The design of the Key Bridge was not the reason it collapsed when the massive container ship, the Dali, slammed into one of the bridge’s main support piers on Tuesday morning, but it helps explain why the structure gave way within seconds after impact.

The Key Bridge was one of only 17,000 bridges in the country, about 3%, characterized as having a “fracture critical” design, meaning if one portion sustained enough damage, the entire structure would collapse.

“The preferred method for building bridges today is that there is redundancy built in,” Jennifer Homendy, chair of the National Transportation Safety Board, which is leading the investigation into the collapse, said at a press conference Wednesday evening. “This bridge did not have redundancy.”

Six construction workers fell to their death in the collapse, all of them Latino immigrants, ranging from ages 26 to 49.

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After the Key Bridge’s collapse, there are now 305 “fracture critical” bridges standing in Maryland, or 5.6% of the state’s 5,473 bridges. The state ranks eighth in the country for the percentage of fracture critical bridges, according to a Banner data analysis.

The Chesapeake Bay Bridge, connecting the Eastern Shore to the rest of Maryland, is one of them.

Dave Beck, an engineer who assisted with finding mistakes in the Big Dig project in Boston, said the “fracture critical” nature of the Key Bridge meant one failure can trigger a total collapse.

“If you have a rubber band and you stretch it, and it breaks, imagine that same thing on a piece of steel,” Beck said.

‘No hesitation’

While there isn’t much question that the collapse of the Key Bridge was caused by the Dali’s strike to one of its main support piers, the “second phase” of the investigation might involve looking at how the bridge reacted, including how quickly it went down — within six seconds, according to the NTSB.

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Beck referenced a 2022 bridge collapse in Pittsburgh, the 447-foot Fern Hollow bridge, which collapsed with six vehicles on or near it. Beck said that bridge, nearly half the size of the Key Bridge’s major span, took 10 seconds to fall.

The Fern Hollow bridge had corrosion that weakened connections to 25% percent of their thickness, Beck said. The NTSB found that clogged drains caused water to run down bridge legs and cause corrosion.

“Is the speed of the collapse attributable to weakened connections or the design itself? That’s part of the evaluation,” Beck said.

Abi Aghayere, a professor of structural engineering at Drexel University, emphasized how the Key Bridge collapsed with “no hesitation.”

“I would have expected the bridge to at least sag a little bit, give room for folks to escape the bridge,” Aghayere said. “That did not happen in this case.”

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Aghayere said the type of collapse is known in engineering circles as “brittle failure.”

“It happens without warning, it happens suddenly, and it doesn’t give you room,” Aghayere said. “That is opposed to the way we design structures.”

Modern engineering standards emphasize redundancies and, design structures so to shoulder excessive loads and fail in a “ductile failure.”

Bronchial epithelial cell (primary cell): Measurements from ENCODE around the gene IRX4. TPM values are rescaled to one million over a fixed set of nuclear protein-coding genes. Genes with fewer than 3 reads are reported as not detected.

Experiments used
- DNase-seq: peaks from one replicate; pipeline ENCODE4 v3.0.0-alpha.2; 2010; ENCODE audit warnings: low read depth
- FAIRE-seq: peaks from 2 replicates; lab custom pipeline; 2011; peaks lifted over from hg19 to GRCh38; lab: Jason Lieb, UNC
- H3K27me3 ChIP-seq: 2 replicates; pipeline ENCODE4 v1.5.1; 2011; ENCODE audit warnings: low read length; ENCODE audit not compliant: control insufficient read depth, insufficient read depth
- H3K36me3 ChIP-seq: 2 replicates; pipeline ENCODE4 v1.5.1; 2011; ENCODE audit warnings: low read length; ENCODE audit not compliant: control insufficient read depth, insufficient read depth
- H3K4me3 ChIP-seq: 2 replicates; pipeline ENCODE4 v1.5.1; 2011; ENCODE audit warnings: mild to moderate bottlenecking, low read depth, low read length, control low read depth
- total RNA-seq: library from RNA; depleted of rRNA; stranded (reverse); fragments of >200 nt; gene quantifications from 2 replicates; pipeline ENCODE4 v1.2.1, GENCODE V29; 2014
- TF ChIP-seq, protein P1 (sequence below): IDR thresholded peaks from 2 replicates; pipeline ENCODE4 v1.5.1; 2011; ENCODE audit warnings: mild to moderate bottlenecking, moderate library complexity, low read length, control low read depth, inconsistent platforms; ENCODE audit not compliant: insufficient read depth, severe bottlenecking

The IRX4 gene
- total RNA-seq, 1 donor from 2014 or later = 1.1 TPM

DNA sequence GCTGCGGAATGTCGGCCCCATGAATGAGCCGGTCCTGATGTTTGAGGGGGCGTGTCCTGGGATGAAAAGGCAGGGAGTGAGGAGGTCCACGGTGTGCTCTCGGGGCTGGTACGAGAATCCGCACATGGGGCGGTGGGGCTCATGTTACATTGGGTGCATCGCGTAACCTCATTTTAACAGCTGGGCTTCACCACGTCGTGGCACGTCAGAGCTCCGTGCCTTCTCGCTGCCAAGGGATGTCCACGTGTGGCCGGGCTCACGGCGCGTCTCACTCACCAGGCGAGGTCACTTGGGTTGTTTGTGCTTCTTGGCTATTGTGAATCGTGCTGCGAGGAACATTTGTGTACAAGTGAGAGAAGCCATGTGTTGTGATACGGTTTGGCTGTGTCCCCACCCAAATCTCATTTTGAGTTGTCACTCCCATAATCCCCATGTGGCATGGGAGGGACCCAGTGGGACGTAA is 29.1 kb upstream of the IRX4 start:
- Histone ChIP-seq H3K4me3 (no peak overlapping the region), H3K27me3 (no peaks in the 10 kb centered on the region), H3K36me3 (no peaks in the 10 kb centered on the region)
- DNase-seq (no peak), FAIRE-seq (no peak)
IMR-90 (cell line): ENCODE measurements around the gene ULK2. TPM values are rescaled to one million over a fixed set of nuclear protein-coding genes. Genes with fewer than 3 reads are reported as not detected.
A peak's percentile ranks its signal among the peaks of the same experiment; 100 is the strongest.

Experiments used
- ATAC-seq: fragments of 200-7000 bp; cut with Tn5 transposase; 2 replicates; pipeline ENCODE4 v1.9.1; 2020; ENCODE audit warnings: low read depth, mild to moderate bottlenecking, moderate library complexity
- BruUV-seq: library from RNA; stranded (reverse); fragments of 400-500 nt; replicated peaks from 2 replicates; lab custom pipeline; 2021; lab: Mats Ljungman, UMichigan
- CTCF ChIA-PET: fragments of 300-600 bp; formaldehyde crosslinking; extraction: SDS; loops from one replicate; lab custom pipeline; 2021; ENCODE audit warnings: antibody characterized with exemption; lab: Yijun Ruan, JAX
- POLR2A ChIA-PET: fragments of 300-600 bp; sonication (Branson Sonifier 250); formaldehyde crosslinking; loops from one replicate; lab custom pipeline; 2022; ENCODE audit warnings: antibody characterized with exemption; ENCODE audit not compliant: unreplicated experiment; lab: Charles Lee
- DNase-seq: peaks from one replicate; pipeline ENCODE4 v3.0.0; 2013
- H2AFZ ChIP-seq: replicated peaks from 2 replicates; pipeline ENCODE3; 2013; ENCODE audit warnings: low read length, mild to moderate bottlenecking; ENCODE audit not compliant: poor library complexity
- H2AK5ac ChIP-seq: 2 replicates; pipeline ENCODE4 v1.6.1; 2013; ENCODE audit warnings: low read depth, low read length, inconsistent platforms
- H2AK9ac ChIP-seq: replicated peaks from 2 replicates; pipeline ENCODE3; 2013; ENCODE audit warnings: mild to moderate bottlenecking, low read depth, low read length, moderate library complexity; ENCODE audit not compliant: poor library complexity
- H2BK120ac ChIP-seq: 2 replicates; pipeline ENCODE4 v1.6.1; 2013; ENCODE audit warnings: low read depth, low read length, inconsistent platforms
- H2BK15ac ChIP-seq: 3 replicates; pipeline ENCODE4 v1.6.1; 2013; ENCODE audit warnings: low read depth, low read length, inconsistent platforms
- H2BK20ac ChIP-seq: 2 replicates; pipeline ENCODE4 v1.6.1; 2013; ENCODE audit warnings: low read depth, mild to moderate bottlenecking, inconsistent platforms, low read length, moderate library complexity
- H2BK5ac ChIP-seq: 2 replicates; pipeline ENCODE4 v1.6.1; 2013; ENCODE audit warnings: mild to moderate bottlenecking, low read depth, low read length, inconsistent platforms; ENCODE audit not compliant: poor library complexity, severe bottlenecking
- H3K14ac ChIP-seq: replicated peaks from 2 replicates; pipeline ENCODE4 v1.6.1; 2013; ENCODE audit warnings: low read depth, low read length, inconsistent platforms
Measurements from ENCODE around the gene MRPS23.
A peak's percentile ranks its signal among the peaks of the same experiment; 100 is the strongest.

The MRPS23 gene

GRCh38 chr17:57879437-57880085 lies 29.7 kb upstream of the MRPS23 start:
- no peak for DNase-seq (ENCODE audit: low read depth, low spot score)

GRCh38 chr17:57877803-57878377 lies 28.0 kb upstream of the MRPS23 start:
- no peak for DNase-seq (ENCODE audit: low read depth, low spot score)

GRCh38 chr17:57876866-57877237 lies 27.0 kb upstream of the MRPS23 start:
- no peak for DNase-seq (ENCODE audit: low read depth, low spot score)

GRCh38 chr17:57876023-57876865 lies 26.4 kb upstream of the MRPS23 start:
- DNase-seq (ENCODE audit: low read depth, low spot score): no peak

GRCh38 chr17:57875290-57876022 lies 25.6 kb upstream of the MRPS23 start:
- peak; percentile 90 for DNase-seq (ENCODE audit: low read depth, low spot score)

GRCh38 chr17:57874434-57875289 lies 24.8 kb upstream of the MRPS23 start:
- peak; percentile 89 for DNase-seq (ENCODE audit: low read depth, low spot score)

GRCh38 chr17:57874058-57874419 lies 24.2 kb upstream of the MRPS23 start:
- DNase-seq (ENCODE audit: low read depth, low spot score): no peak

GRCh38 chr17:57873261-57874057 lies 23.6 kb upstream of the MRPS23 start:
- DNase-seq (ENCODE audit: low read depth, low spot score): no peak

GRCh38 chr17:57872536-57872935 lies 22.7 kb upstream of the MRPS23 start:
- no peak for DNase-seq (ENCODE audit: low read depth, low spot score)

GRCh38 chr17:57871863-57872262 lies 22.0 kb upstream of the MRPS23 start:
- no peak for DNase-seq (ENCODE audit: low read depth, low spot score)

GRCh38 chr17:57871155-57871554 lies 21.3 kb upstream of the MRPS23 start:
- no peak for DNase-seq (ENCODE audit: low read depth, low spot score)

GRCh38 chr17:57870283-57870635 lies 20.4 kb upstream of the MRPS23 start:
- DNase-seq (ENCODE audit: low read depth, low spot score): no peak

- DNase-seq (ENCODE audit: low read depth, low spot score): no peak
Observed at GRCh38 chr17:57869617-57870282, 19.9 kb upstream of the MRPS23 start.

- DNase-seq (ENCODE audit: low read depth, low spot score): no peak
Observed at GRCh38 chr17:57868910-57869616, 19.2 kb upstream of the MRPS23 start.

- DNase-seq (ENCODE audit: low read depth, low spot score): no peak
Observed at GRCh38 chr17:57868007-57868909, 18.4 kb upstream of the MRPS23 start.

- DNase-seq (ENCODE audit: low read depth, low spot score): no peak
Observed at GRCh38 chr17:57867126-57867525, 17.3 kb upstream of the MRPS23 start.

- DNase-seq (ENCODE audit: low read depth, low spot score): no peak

That buys time for people who might be in buildings or on bridges as they experience failures.

“Maybe something hits it, maybe the load is excessive,” Aghayere said. “It will deflect a lot, but it will not necessarily fail. It will be carrying that deflection for a long time. ... It gives you time to get out of or off the structure before it actually falls.”

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A broader failure

Fracture critical bridges have become far less common over time, according to a Banner analysis of federal data.

On average, Maryland’s bridges are 52 years old, slightly older than the national average of 47 years, ranking Maryland 14th for oldest bridges.

Investigations into the August 2007 collapse of a Minneapolis bridge along Interstate 35W found a structural deficiency that led to its demise. The bridge was fracture critical.

In the wake of its collapse, the Federal Highway Administration issued guidance around such fracture critical bridges. Maryland surveyed the majority of its bridges along these guidelines and found no structural deficiencies for both the Key and Chesapeake Bay bridges, according to a former state transportation official.

But engineering experts also said bridges designed in other ways could have been similarly damaged by a ship strike like the Dali’s.

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“Even a bridge that’s not fracture critical would be susceptible to the loss of a support causing a major collapse,” said Linwood Howell, an Austin-based engineer who has worked as a contractor inspecting bridges.

In the case of the Key Bridge collapse, Howell said that the fracture critical design caused a “broader failure,” meaning the loss of the support affected a wider area than it might have otherwise, like a chain reaction.

“That’s why engineers are being asked to pay more attention to redundancies that prevent progressive collapse,” Howell said.

More redundancies would allow the bridge to be insulated from a failure in one section leading to failures in other sections, engineers said.

Beck, the New Hampshire engineer, predicted that a replacement bridge would likely be supported by cables and giant towers, allowing fewer piers and bigger spans to add height.

That is a common way to build bridges now, Beck said, which would make construction more efficient.

The Pittsburgh bridge that collapsed, which was less than half the Key Bridge’s size, took 11 months to replace, he said.

He anticipated replacing the Baltimore bridge would take two or three years.